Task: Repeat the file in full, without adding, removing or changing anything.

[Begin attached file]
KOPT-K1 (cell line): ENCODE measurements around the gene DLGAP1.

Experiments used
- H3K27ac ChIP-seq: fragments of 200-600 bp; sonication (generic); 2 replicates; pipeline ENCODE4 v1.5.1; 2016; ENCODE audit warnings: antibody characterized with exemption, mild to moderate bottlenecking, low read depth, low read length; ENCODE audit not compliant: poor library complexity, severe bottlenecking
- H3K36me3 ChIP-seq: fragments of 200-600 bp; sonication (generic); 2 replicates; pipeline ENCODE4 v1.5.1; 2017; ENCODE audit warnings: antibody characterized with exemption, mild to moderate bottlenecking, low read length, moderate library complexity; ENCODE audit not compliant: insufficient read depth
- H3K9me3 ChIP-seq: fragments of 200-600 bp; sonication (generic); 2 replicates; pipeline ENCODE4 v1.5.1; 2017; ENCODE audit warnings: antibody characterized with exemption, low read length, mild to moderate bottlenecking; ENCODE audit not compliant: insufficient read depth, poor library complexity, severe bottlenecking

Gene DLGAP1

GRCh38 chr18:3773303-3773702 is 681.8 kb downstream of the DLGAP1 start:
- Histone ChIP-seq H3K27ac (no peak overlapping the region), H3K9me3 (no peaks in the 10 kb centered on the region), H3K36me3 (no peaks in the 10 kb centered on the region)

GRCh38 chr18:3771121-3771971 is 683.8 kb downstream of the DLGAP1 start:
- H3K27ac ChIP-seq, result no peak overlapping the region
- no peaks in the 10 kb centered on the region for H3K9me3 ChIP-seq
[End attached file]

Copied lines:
KOPT-K1 (cell line): ENCODE measurements around the gene DLGAP1.

Experiments used
- H3K27ac ChIP-seq: fragments of 200-600 bp; sonication (generic); 2 replicates; pipeline ENCODE4 v1.5.1; 2016; ENCODE audit warnings: antibody characterized with exemption, mild to moderate bottlenecking, low read depth, low read length; ENCODE audit not compliant: poor library complexity, severe bottlenecking
- H3K36me3 ChIP-seq: fragments of 200-600 bp; sonication (generic); 2 replicates; pipeline ENCODE4 v1.5.1; 2017; ENCODE audit warnings: antibody characterized with exemption, mild to moderate bottlenecking, low read length, moderate library complexity; ENCODE audit not compliant: insufficient read depth
- H3K9me3 ChIP-seq: fragments of 200-600 bp; sonication (generic); 2 replicates; pipeline ENCODE4 v1.5.1; 2017; ENCODE audit warnings: antibody characterized with exemption, low read length, mild to moderate bottlenecking; ENCODE audit not compliant: insufficient read depth, poor library complexity, severe bottlenecking

Gene DLGAP1

GRCh38 chr18:3773303-3773702 is 681.8 kb downstream of the DLGAP1 start:
- Histone ChIP-seq H3K27ac (no peak overlapping the region), H3K9me3 (no peaks in the 10 kb centered on the region), H3K36me3 (no peaks in the 10 kb centered on the region)

GRCh38 chr18:3771121-3771971 is 683.8 kb downstream of the DLGAP1 start:
- H3K27ac ChIP-seq, result no peak overlapping the region
- no peaks in the 10 kb centered on the region for H3K9me3 ChIP-seq